My former college, one of the nation’s top-ranked schools, is considering banishing a highly respected national Christian group from campus for discriminatory practices. It may be a case study of coming hostility for Christians in America’s public square. If so, is this bad news or good?
The InterVarsity Christian Fellowship chapter at Vermont’s Middlebury College is unwilling to install any leader who advocates any form of sexual intimacy outside of marriage. A proposed college policy would not only force the group to accept leaders who don’t share their moral beliefs (or lose funding, meeting space, and campus affiliation), but even demand that no group "discriminate" on the basis of religion.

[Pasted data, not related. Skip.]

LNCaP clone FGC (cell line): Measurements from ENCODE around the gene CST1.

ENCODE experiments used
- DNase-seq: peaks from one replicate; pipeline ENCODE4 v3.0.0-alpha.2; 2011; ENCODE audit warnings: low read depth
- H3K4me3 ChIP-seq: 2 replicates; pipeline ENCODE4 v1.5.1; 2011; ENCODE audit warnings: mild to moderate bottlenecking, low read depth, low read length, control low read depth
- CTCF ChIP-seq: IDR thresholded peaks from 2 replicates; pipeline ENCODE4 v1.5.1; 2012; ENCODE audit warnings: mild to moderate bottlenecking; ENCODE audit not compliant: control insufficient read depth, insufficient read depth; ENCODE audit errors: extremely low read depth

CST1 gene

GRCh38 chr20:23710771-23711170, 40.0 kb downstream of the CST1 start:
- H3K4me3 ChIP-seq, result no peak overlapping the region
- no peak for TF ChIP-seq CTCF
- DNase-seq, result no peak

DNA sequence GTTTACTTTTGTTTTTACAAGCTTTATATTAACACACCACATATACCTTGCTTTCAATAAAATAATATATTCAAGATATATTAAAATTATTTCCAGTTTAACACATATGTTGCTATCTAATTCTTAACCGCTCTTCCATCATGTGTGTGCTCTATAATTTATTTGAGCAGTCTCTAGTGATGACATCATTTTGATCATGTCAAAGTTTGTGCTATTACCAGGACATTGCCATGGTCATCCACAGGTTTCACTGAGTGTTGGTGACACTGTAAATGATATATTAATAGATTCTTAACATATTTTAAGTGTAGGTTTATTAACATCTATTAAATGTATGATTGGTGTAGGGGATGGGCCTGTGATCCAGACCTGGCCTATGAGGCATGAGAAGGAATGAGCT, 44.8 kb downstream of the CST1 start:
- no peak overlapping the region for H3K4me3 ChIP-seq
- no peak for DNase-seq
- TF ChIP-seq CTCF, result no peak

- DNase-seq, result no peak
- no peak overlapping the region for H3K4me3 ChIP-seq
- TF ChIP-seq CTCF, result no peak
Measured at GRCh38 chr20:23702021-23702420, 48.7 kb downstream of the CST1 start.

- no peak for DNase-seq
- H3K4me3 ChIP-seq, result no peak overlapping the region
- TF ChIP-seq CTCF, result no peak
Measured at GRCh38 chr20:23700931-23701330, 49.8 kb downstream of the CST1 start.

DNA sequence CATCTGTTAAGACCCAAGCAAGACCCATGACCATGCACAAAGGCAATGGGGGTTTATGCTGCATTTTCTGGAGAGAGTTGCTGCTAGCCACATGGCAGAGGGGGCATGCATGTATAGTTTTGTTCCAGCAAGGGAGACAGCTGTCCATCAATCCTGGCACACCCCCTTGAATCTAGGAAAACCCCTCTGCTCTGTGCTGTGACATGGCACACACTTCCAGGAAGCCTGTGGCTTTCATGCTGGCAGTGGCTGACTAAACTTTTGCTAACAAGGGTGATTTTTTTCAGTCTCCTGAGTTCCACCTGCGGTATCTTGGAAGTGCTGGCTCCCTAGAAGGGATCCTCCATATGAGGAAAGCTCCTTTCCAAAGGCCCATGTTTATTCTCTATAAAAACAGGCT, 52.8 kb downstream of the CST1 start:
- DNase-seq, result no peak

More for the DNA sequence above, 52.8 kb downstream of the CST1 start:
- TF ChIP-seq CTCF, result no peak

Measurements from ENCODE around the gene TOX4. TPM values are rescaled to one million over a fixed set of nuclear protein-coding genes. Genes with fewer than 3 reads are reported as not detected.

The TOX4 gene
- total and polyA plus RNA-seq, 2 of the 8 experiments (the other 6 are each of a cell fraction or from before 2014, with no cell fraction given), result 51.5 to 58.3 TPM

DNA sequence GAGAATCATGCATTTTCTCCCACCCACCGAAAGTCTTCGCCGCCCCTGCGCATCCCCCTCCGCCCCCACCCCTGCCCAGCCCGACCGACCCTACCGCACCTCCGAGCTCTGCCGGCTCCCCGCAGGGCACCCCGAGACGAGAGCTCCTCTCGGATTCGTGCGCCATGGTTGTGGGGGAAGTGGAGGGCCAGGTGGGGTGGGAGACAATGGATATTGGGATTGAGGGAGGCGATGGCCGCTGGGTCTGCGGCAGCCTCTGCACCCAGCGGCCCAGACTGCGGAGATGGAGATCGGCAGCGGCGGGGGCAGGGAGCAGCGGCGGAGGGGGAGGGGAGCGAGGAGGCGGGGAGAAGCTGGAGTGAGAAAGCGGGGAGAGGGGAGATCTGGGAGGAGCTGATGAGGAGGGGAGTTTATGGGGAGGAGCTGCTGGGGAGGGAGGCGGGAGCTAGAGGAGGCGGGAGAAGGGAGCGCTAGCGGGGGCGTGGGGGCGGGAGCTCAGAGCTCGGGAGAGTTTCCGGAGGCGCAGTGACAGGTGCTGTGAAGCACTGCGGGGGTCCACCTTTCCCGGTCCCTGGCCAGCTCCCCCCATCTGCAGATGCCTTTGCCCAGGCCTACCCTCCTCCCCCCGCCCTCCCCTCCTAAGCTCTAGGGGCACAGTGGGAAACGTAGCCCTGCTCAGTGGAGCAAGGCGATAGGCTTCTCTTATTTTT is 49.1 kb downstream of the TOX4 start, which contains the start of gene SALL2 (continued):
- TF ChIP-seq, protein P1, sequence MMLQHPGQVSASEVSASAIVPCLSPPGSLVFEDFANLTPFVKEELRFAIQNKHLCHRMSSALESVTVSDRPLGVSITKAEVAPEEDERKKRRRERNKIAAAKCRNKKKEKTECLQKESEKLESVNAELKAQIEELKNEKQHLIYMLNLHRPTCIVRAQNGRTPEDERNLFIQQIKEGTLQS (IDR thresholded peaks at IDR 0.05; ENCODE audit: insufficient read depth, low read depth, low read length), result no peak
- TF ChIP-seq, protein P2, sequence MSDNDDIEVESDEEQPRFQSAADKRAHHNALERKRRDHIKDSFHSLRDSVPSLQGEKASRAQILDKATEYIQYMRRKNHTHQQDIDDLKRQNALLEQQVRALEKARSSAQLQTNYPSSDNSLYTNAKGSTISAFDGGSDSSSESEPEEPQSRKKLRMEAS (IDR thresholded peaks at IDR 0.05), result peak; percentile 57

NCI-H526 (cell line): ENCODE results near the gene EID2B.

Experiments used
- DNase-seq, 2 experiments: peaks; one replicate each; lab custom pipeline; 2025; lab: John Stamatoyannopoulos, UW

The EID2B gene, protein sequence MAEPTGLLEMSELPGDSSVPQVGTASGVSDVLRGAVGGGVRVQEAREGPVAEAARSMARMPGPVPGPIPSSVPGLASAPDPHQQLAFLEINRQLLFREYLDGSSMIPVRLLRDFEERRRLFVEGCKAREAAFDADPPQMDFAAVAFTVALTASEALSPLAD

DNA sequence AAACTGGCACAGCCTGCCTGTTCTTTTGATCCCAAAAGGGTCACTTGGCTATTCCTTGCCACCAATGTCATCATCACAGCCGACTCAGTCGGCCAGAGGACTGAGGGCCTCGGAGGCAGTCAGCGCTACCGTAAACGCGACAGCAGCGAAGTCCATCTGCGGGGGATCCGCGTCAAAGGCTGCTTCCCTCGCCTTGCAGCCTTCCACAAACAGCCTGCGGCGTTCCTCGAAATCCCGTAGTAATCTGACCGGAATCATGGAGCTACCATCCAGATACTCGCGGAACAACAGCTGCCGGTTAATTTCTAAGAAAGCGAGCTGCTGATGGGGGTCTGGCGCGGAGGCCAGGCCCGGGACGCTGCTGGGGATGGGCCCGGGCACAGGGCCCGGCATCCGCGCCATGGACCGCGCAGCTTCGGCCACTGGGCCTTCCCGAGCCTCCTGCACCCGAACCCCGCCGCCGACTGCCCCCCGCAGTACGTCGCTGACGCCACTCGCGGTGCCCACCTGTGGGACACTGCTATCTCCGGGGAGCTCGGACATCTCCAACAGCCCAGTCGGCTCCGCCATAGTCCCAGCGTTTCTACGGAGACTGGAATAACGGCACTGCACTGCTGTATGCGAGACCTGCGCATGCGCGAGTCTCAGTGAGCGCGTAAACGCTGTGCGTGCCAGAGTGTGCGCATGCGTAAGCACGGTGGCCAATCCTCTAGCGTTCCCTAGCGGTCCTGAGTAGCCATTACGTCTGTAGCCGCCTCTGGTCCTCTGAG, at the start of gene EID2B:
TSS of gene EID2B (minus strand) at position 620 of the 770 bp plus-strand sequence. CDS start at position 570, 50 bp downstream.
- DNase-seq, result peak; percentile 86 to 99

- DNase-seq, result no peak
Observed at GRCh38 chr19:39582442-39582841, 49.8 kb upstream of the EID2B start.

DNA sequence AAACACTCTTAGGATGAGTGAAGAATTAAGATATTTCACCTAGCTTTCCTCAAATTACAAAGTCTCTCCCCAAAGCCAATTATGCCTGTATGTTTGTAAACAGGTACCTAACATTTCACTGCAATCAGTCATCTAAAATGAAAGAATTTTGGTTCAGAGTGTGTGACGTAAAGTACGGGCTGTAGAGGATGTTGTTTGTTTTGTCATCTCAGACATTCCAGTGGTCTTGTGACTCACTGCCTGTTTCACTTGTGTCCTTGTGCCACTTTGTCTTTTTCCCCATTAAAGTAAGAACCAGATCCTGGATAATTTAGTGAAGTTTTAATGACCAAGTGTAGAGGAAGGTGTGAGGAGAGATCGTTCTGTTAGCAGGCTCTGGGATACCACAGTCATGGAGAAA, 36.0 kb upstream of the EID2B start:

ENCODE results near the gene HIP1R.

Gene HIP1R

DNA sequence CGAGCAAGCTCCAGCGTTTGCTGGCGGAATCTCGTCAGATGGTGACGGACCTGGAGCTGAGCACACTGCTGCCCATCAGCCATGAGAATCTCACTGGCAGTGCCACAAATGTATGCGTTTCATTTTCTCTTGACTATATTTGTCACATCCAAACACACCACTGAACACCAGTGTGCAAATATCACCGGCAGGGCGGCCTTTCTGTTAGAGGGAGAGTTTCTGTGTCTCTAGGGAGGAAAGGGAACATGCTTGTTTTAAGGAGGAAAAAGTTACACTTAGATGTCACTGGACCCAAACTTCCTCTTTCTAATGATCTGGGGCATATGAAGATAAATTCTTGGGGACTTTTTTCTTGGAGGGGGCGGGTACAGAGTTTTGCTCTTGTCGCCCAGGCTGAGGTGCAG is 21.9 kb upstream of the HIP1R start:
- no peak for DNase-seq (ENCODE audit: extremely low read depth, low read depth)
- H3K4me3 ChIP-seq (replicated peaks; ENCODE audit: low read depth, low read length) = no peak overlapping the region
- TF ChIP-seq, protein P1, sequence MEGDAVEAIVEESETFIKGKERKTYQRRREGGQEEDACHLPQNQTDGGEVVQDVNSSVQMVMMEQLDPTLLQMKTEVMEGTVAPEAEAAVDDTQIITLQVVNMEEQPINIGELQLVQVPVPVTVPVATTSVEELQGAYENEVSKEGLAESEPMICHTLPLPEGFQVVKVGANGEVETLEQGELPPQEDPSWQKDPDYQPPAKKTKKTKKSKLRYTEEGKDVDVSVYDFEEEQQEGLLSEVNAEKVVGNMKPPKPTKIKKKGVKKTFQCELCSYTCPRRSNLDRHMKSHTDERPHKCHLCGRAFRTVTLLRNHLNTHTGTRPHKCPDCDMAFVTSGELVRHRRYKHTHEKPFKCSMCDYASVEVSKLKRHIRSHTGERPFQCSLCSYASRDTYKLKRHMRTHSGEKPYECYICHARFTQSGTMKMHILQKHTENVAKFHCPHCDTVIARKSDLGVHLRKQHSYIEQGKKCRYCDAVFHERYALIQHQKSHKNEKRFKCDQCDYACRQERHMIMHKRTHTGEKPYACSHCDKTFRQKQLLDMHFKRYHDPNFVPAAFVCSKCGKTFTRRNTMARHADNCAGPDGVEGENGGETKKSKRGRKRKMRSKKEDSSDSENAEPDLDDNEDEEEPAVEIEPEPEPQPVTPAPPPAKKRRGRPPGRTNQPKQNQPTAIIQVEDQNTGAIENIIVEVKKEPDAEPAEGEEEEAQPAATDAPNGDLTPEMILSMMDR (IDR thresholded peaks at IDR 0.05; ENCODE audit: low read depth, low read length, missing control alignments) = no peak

Okay, before I start to cuss, let me get this straight. Alcohol-abhorring Muslim groups have to consider wine-lovers as leaders? Jews have to entertain Gentiles? Whatever a Christian’s ethical conclusions, whatever one thinks about God, this amounts to an appalling act of censorship that suffocates the free exchange of ideas and the practice of religious liberty.
Imagine the uproar and college reaction if a white student demanded to lead the Black Student Union, a male the Feminist Association, or a heterosexual the Gay and Lesbian Alliance. Middlebury bends over backwards, as a secular institution should, to accommodate support groups for all kinds of minorities.
However, it is not Muslims and Jews who are being harassed. At least for now. A powerful subculture of American elites confessing "tolerance" as the highest virtue finds one group in particular completely intolerable—evangelical Christians with strong moral beliefs.